It would seem to me that it was some genius or else some very smart plotters that worked out the scheme (or was it scam) to destroy our NHS of old. The NHS was not without its faults but just recently some Qatari took his private plane to check into a Private Hospital in London. But very quickly he was transferred to an NHS Hospital! No, not a Circle run one. People still have faith in our NHS Hospitals despite Mid Staffordshire or Baby P.

No!No!No! When you are really ill, you want real hospitals. Because by then you do not care about decor, cappuccino or Michelin Star meals. They know that the fabric might be old, but the medicine served is good.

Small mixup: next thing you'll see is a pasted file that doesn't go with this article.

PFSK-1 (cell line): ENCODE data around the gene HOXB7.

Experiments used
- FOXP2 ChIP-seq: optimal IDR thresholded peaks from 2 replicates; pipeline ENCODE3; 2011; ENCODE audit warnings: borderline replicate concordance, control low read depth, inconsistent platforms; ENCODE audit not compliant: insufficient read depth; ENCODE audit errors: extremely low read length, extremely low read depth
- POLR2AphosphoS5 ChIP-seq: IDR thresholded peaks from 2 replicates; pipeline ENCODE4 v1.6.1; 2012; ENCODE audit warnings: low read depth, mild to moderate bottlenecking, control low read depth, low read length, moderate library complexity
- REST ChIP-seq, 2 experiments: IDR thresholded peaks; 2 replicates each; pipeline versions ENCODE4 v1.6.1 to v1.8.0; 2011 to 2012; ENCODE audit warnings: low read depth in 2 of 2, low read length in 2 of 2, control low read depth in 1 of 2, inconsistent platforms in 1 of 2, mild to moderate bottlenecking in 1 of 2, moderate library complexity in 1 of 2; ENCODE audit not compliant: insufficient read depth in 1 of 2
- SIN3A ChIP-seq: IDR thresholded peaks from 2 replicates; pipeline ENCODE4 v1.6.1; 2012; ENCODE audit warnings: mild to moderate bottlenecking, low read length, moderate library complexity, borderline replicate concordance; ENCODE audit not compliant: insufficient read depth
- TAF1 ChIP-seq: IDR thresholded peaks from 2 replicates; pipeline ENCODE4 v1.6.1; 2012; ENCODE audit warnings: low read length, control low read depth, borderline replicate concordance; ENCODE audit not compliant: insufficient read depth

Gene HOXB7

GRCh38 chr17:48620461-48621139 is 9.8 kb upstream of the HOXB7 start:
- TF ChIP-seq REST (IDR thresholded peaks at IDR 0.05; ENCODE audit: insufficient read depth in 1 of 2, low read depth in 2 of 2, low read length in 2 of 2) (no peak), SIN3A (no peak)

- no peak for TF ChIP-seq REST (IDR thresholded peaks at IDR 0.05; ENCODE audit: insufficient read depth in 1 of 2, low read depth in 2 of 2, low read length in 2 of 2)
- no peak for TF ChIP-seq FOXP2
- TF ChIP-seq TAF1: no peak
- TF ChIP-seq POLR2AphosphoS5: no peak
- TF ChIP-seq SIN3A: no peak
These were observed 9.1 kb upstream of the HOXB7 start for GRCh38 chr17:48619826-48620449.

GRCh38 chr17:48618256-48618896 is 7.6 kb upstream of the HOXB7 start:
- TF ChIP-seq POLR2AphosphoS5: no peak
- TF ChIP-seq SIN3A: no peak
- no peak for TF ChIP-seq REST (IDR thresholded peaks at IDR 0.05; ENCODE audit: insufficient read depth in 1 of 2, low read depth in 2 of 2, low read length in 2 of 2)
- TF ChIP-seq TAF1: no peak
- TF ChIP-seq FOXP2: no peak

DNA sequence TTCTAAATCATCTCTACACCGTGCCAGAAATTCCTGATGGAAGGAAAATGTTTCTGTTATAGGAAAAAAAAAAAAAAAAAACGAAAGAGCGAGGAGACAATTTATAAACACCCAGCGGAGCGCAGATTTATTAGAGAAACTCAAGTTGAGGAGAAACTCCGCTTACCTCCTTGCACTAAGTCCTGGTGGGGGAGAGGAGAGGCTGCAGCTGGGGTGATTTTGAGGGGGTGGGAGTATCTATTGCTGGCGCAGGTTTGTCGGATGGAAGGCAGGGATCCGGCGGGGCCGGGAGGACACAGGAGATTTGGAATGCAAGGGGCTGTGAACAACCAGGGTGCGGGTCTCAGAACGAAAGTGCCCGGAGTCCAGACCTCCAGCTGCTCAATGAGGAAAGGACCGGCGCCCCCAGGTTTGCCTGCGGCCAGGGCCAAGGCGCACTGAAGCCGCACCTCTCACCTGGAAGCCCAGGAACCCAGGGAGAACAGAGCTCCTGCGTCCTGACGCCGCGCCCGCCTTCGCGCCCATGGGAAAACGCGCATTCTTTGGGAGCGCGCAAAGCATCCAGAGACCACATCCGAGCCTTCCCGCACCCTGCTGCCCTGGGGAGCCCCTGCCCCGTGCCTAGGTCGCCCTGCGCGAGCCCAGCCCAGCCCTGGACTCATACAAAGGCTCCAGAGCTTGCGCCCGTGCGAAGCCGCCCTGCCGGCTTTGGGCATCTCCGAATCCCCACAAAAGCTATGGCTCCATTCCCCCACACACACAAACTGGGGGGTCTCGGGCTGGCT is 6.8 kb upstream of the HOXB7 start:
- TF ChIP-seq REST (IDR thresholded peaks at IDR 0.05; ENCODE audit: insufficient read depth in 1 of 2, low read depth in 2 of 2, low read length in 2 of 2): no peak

So how can these Management Consultants succeed in the sell off of something as lovely as the Finnish Scenery. 

Simple: History! History! History!

Trojan Horse.

When Iceland banks failed, it was with the collusion of its regulators.

In the film, the Inside Job:

Not too long ago in Iceland, those working for the banking regulator may find themselves employed by the bank that they were “regulating” during one of their visits. We all know what happened to Iceland.

Some very smart people there indeed. Governments never seem to learn as our banks failed too, so did those in the US & Ireland and other countries.

There is much talk of the role of the regulator Monitor in safeguarding our health care. It was the genius thinking this is a way to fool us into thinking : ALL IS WELL.